with each onslaught he made. He had gained his so-called "second wind"
thereby recouping his adroitness and elasticity.

With the consummate skill of a scientific boxer, several times
he feigned signs of weakness, by giving false openings, of which
his infuriated antagonist attempted to avail himself, thinking the
Professor to be on the verge of collapse, only to receive in return
several well directed right and left swings on the jaw. These staggered
Don Seville to his knees, but he was allowed to rise to his feet by
the generous tolerance of the Professor, and the consciousness of
this humility caused him to wage the attack with reckless fury. With
vulgar oaths he began to resort to foul tactics, trying to hit the
defender beyond the limits of decent pugilism.

Don Seville's endurance had now come to its end. His youth, dissipated
by debauchery, was undermined of its stability, and in spite of the
wide disparity of ages the old man had Don Seville absolutely in
his power. It was time, he thought, to terminate these proceedings,
so distasteful and undignified to him, but the only way he saw was,
to lay aside the tactics of self defense, and adopt those of a
punitive retaliation.

With keen alertness he watched for an opportunity and when Don
Seville, almost crazed with anger, rushed on him for a clinch, entirely
oblivious of the intention of the Professor, the latter gave a sudden
shift to his position by swinging his body away from his antagonist
Don Seville blindly followed him in his determination of a desperate
onslaught. It was then that the venerable Allenson shot out a driving
"right upper cut" to the jaw.

This was the finale! Don Seville staggered to the rails and toppling
over fell with a splash into the limpid waters below.

The Professor promptly jumped down the embankment and pulled out his
still unconscious adversary. If abandoned in that condition the young
man might have drowned in the shallow waters. The Professor began to
do all in his power to restore him to consciousness; just at that
time a farmhand on horseback appeared on the scene, and by his aid
the Academy ambulance was summoned and Don Seville was taken to the
military hospital.



CHAPTER VI

HISTORICAL EVENTS OF THE 20TH CENTURY

(CONCLUDED)


A subdued applause greeted the Professor the next day when he
entered the lecture room to conclude his review of events of the
20th Century. Many floral bouquets were tossed to him by his fair
admirers, who were augmented from the other classes, on account of
the full detail of his encounter with Don Seville having been spread
throughout the Seminary.

The Professor, despite some discoloration on his benign visage,
flushed crimson like a bashful child and bowed his acknowledgements,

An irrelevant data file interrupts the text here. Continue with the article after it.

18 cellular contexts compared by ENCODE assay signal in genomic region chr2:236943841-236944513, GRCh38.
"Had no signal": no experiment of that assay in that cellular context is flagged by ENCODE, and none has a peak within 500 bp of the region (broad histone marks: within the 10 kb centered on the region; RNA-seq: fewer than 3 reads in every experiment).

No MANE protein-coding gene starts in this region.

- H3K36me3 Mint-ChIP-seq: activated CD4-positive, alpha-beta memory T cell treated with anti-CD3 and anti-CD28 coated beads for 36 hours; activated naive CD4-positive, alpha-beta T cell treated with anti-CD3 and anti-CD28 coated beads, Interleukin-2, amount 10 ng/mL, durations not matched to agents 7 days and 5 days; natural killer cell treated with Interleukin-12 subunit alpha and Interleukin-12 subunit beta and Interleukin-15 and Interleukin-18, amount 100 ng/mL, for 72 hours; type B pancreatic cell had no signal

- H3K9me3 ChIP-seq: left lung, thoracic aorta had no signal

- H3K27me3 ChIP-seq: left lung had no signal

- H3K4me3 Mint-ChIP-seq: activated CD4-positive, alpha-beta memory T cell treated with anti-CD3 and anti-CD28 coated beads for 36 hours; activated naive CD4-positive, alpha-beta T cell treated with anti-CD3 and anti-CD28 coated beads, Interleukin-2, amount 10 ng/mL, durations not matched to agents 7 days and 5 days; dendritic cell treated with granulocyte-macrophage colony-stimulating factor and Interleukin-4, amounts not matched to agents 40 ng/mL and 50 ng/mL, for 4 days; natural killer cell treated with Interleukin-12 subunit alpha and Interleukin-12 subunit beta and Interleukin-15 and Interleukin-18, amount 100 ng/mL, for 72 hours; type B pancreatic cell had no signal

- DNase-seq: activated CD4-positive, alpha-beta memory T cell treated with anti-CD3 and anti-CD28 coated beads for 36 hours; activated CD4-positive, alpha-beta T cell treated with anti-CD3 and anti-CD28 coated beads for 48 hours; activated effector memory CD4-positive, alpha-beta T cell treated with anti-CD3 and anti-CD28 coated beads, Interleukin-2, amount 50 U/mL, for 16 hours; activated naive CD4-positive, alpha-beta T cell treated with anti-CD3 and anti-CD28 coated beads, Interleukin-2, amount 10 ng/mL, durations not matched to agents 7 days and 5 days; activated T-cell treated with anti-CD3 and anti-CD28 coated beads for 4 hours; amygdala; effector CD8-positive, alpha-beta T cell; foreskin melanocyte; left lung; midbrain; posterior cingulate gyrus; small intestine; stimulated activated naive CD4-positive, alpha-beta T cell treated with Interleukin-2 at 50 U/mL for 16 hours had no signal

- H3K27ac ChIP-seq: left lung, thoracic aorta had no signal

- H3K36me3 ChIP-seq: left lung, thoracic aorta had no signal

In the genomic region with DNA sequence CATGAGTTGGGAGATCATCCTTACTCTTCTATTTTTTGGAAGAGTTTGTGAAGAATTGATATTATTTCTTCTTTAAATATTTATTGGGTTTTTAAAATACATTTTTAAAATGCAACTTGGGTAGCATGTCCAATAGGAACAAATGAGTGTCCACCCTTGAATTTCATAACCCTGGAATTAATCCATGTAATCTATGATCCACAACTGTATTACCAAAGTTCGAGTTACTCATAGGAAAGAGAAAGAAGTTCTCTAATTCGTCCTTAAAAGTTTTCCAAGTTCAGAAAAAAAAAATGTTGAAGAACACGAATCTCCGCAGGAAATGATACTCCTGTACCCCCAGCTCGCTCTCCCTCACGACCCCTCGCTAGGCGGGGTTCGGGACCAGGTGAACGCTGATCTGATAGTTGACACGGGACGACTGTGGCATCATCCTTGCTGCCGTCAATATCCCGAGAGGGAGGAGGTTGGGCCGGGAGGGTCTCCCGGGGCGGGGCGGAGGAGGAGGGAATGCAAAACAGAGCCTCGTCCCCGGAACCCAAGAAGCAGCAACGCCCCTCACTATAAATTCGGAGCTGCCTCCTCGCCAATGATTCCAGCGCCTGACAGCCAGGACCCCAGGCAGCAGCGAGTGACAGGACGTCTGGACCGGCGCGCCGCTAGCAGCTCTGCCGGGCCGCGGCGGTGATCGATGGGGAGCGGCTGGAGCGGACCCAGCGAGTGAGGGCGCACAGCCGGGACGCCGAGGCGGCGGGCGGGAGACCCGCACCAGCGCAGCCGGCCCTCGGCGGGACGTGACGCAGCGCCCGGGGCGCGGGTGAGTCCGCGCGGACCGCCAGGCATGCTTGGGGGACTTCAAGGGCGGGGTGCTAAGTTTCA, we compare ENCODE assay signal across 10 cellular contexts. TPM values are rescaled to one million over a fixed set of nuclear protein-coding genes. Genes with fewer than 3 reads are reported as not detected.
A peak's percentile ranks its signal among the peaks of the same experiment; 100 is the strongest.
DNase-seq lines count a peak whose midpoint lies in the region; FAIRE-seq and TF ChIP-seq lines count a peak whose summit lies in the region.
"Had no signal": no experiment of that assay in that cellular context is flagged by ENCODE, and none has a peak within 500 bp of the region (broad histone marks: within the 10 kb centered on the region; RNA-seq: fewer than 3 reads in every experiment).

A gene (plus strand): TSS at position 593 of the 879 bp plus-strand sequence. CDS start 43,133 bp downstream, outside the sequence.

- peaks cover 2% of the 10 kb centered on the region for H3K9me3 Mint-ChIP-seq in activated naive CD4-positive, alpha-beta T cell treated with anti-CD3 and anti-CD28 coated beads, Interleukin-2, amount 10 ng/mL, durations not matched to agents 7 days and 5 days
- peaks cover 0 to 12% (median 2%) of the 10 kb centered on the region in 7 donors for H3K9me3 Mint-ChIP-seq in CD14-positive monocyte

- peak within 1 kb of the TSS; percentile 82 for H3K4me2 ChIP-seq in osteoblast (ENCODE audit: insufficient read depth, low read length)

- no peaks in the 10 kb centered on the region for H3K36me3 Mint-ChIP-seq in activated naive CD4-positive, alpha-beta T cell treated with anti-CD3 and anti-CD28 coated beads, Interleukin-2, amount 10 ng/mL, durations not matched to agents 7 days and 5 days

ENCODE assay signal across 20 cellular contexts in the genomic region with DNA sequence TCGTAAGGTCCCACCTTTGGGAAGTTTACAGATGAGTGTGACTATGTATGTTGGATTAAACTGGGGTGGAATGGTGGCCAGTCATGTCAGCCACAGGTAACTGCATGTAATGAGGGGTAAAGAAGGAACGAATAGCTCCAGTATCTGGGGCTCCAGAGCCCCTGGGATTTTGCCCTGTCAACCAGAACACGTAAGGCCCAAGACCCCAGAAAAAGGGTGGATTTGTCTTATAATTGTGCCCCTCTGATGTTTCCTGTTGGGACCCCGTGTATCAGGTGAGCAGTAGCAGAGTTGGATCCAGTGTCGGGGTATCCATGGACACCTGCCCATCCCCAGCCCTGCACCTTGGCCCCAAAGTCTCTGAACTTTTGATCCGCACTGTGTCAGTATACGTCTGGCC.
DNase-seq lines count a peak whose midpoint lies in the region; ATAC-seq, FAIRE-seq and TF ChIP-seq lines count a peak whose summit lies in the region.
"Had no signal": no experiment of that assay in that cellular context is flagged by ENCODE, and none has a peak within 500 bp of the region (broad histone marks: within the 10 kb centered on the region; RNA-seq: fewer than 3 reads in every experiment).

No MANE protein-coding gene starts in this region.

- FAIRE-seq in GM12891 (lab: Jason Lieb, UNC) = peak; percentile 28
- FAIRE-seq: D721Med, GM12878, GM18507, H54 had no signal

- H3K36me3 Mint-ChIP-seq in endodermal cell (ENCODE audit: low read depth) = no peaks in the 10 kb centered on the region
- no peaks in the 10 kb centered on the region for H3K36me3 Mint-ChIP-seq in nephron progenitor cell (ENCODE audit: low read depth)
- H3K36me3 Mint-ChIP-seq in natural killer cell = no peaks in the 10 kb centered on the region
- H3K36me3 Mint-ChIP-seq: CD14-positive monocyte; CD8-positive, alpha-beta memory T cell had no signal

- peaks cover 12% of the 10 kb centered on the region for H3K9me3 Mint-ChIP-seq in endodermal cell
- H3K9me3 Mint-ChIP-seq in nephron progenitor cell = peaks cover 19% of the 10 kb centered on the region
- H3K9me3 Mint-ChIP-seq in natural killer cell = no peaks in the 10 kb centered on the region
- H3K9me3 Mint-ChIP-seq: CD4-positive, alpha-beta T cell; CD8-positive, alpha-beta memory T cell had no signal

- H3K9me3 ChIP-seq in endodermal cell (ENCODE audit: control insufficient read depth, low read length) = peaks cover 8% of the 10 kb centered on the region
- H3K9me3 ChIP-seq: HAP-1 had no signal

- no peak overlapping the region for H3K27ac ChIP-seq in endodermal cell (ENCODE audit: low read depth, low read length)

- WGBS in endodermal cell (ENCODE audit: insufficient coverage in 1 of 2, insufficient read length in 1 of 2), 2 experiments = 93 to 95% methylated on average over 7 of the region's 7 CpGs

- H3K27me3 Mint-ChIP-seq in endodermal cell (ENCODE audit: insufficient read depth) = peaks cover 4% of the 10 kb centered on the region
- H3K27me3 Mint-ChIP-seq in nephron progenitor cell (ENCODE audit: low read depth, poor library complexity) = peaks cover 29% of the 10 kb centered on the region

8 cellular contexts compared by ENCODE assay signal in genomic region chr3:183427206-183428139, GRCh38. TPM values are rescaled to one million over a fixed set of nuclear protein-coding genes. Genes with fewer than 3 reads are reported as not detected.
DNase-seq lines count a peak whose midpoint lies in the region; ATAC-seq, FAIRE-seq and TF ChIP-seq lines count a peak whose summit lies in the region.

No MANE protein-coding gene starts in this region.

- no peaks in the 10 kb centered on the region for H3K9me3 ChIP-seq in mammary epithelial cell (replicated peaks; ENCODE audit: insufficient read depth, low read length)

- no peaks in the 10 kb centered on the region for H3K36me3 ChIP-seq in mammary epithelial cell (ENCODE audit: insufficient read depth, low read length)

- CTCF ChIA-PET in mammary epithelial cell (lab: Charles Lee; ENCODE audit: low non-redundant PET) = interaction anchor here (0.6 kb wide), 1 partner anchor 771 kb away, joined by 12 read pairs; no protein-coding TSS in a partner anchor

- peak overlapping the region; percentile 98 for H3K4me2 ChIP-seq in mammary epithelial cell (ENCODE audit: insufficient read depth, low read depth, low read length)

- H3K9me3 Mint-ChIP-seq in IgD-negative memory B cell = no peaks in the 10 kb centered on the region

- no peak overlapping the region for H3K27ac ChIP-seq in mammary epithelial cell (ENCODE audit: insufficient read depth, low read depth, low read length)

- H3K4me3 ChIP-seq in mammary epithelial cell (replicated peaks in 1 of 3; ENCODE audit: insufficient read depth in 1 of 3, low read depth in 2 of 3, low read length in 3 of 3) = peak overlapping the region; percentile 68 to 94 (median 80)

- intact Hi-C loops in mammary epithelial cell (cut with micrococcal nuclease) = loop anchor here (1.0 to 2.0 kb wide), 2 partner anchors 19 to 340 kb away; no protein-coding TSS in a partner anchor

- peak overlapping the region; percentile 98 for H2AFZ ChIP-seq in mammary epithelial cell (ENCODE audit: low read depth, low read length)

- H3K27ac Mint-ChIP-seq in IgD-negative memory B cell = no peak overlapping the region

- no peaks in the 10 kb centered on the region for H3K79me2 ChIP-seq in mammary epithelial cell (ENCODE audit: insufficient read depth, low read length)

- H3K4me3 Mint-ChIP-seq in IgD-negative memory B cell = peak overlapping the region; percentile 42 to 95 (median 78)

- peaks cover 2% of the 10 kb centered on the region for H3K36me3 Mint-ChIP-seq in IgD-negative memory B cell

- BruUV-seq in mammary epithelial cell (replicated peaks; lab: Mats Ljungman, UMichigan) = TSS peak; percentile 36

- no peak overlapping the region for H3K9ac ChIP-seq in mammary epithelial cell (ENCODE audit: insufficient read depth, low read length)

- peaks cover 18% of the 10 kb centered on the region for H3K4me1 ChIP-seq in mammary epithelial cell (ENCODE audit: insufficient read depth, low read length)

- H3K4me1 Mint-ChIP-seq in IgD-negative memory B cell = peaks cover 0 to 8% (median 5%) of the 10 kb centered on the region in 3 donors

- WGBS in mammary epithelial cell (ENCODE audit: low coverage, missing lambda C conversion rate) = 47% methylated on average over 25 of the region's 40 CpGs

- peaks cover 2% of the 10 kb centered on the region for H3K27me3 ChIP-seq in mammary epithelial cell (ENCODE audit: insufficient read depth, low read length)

as he began his discourse thus:



1927

Colonization of Central Africa

A system of general colonization on a large scale was, during this
year, undertaken by the British Government. By a new homestead law,
embodying liberal inducements, a vast army of colonists from all over
the British dominions were transported to Central Africa. Thousands
upon thousands of persons from the congested districts of London,
Glasgow, Liverpool and other large cities, were persuaded to leave
their limited surroundings and uncongenial atmosphere, and go to the
promising new land, teeming with boundless opportunities.

Almost the entire inhabitants of the isolated islands of the Shetlands
and Orkneys, who led an indolent life and eked a meagre existence by
fisheries, joined this grand trek to Central Africa. Many thousands
from the Canadian provinces and from the United States of America
joined this exodus, as did also thousands from the East Indies. The
thorough and admirable manner in which this laudable movement was
handled mitigated the hardships of transportation, and thus within
a few years more than five million, poor, homeless and indolent
people were given homesteads of their own, awakening them into energy
and thrift.

Within a decade the population of Central Africa reached the grand
total of 25,000,000 industrious, loyal citizens, forming a flourishing
dependency, enjoying home rule and liberty, under the protection of
British laws and arms.



1928

The Conflagration of the Atlantic Ocean

One of the most wonderful and at the same time awful conflagrations
of its kind on record in the history of the world, was that of the
apparent burning of the Atlantic Ocean, covering an area one hundred
and fifty miles wide. It started in the Gulf of Mexico and, like
a prairie fire, only a thousand times more furious, this floating
furnace consumed scores of vessels that came into its fiery path.

A few weeks previous to this awful holocaust, the petroleum wells in
Texas, New Mexico and Louisiana had run dry, on account of a severe
earthquake. It was argued by scientists that, by some subterranean
convulsions the oil well fissures had shifted their course, into the
waters of the gulf, and the vast accumulation of the inflammable fluid,
floating on the ocean, had been ignited, either by an electric spark
during a thunderstorm, or by some combustible being thrown from a
sailing craft.



1929

The Court of Labor

In this year was completed and dedicated the Court of Labor at
Washington. This was an imposing building, in which all the momentous
labor problems were discussed before a tribunal of disinterested